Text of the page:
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And preparations for the Tour will affect county's highway maintenance programme next year...

Yorkshire councils, having studied the proposals for the winning Yorkshire Grand Depart bid for the 2014 Tour de France, have said that preparations for the race might affect road maintenance plans for next year, as the budget will have to be diverted towards the race.

Planned repairs might now not go ahead, and other roads will have to be made good, the York Press reported.

A report by David Bowe, corporate director of business and environmental services, appears to only now acknowledge the “clear financial implications” for the council.

“There could be a requirement for highway improvement works along the route within North Yorkshire, predominantly to mitigate the risk of injury to the competitors,” it said.

“It is understood the Amaury Sport Organisation (ASO) [who organise the Tour] will provide details of any works they require, which could include measures such as resurfacing roads and removal of street furniture. The programme for 2013/14 could therefore need to be reprofiled to enable the required works to be completed prior to the event.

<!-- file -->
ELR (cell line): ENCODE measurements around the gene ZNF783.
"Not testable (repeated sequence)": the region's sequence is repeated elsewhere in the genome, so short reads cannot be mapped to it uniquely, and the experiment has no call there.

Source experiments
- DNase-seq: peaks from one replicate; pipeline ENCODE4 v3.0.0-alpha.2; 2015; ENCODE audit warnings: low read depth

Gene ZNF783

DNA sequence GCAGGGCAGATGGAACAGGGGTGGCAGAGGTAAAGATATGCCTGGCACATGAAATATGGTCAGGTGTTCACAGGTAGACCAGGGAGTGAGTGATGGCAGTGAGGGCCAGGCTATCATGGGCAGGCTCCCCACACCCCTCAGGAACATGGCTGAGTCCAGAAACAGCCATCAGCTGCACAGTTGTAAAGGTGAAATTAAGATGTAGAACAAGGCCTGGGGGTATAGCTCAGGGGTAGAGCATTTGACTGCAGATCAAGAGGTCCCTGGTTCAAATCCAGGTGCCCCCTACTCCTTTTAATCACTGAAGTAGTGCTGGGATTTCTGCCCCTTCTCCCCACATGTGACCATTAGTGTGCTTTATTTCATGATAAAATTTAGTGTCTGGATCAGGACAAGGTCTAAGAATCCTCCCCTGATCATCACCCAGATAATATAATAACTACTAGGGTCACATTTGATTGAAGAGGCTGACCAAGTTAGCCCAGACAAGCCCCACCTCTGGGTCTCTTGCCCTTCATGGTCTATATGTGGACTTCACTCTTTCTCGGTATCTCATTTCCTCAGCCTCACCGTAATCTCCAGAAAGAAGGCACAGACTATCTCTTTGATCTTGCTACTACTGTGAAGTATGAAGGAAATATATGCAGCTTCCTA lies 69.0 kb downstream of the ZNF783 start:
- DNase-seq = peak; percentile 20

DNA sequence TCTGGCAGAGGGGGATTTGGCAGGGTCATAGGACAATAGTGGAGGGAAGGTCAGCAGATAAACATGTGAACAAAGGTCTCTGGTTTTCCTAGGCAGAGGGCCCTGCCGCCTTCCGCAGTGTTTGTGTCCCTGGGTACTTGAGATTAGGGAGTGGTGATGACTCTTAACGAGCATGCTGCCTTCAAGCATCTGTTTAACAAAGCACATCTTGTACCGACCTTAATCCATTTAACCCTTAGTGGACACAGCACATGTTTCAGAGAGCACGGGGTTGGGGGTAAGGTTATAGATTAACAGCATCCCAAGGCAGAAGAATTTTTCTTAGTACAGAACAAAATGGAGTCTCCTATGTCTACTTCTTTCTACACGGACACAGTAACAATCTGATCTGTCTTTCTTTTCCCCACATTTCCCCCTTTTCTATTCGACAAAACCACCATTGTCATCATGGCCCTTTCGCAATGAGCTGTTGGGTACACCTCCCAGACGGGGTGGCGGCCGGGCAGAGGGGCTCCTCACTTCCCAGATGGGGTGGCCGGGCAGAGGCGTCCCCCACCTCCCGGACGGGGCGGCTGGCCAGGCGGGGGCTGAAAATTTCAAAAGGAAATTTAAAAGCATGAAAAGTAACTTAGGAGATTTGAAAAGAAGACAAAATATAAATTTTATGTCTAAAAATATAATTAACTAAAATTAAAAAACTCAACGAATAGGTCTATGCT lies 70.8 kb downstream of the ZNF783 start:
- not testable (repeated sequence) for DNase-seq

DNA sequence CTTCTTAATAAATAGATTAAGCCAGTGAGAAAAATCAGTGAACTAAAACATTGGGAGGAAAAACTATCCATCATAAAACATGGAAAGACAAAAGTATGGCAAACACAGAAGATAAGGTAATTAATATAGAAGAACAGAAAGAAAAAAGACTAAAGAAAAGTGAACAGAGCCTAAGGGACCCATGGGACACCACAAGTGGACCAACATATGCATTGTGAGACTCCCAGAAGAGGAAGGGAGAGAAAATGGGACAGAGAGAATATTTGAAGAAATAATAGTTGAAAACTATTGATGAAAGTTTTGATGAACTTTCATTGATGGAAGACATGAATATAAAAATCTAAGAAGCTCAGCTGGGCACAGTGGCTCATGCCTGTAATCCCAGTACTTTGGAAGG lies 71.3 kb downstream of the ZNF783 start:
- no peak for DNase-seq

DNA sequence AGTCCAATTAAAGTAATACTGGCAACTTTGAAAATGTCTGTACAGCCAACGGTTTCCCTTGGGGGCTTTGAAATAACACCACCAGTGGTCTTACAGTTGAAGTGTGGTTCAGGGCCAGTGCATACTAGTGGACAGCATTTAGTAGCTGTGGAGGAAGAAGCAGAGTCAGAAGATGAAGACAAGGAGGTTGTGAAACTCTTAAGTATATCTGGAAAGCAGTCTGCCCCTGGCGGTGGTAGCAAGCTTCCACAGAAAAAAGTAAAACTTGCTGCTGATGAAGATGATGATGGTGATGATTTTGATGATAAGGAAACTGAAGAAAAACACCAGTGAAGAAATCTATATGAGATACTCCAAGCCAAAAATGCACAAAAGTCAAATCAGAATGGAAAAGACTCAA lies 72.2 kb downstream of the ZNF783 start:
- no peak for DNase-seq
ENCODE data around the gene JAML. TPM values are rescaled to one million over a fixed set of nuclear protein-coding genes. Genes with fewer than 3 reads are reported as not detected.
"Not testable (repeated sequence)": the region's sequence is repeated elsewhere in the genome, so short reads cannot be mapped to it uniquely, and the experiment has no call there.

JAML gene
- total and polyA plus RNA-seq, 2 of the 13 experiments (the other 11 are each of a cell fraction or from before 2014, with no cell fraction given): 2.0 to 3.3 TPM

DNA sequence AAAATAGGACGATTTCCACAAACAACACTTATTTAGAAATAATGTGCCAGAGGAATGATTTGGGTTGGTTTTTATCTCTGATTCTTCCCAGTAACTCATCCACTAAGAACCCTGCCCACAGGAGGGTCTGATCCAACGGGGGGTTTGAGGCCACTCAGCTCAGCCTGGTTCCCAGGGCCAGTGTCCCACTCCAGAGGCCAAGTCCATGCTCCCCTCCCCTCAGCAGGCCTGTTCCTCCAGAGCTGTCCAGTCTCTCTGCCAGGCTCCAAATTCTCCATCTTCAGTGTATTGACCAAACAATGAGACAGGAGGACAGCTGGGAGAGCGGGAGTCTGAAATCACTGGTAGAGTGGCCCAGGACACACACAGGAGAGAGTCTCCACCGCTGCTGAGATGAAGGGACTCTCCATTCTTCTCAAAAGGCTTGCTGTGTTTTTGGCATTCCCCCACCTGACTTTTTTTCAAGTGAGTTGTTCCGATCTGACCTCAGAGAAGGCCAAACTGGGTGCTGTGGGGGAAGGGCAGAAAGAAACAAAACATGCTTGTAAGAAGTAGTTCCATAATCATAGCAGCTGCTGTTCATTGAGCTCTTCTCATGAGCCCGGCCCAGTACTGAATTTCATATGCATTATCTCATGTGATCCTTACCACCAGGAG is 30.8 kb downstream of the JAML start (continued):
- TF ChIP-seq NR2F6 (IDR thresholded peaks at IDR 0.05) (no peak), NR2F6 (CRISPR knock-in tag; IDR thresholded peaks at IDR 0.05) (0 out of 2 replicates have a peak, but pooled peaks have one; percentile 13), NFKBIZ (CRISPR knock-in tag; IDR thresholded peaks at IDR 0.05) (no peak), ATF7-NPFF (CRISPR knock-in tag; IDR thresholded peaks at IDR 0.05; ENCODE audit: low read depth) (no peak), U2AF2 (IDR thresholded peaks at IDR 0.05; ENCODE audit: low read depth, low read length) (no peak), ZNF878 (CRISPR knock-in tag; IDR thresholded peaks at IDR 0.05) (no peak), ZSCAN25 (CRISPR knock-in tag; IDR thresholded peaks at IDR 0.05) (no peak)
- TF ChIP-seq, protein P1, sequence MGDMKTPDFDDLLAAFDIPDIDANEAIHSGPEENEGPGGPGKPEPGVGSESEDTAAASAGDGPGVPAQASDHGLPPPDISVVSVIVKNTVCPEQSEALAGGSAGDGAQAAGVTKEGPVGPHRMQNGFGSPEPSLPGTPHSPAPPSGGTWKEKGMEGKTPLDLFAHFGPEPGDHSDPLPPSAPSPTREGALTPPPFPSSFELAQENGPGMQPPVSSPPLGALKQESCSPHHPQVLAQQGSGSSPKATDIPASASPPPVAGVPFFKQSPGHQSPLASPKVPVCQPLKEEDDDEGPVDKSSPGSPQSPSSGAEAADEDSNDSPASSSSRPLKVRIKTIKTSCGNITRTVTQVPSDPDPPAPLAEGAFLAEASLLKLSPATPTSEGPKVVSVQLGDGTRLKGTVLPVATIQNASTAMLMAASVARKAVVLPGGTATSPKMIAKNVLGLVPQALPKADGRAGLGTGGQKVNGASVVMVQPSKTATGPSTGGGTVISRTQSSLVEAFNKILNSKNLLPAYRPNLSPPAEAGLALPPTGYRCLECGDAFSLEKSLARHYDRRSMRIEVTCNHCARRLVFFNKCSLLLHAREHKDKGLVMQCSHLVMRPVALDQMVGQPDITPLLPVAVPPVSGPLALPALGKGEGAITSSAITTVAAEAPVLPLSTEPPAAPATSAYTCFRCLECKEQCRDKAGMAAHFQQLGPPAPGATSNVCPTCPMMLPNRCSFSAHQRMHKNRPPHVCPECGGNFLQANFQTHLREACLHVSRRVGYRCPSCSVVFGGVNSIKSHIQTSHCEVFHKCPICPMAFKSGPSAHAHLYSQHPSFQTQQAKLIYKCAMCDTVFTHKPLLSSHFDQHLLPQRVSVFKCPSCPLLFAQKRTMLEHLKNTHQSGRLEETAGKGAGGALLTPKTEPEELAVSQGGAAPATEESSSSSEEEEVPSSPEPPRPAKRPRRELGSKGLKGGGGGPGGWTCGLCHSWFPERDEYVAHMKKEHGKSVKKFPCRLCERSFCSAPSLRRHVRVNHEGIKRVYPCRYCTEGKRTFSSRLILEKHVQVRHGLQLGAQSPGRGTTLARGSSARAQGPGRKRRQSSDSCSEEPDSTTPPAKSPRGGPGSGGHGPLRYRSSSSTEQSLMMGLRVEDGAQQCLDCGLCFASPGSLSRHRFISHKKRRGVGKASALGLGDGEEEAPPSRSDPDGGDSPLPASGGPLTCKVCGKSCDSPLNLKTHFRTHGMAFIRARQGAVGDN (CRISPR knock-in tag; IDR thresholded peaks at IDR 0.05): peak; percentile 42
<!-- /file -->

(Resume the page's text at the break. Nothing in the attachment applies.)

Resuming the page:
“This would clearly have an impact on the overall programme, meaning planned maintenance schemes elsewhere would be delayed.”

The report said that said the “exact financial implications” of the Tour would not be confirmed until technical contract documents are provided from Welcome To Yorkshire, and the official signing off with the ASO will depend on all the finances being in place.

The York Press wrote: "Welcome To Yorkshire has said the 2014 event could surpass the £73 million London gained by staging the 2007 Grand Depart, with up to £1.8 million expected to be spent on accommodation, as much as £12.2 million per stage forecast to be spent on retail, food and catering, and about £15 million worth of publicity tipped to be generated through media coverage."

So perhaps all the other potholes might get mended too - eventually.

After an unpromising start, having to be bribed by her parents to learn to ride without stabilisers, Sarah became rather keener on cycling in her university years, and was eventually persuaded to upgrade to proper road cycling by the prospect of a shiny red Italian bike, which she promptly destroyed by trapping a pair of knickers in the rear derailleur. Sarah writes about about cycling every weekend on road.cc.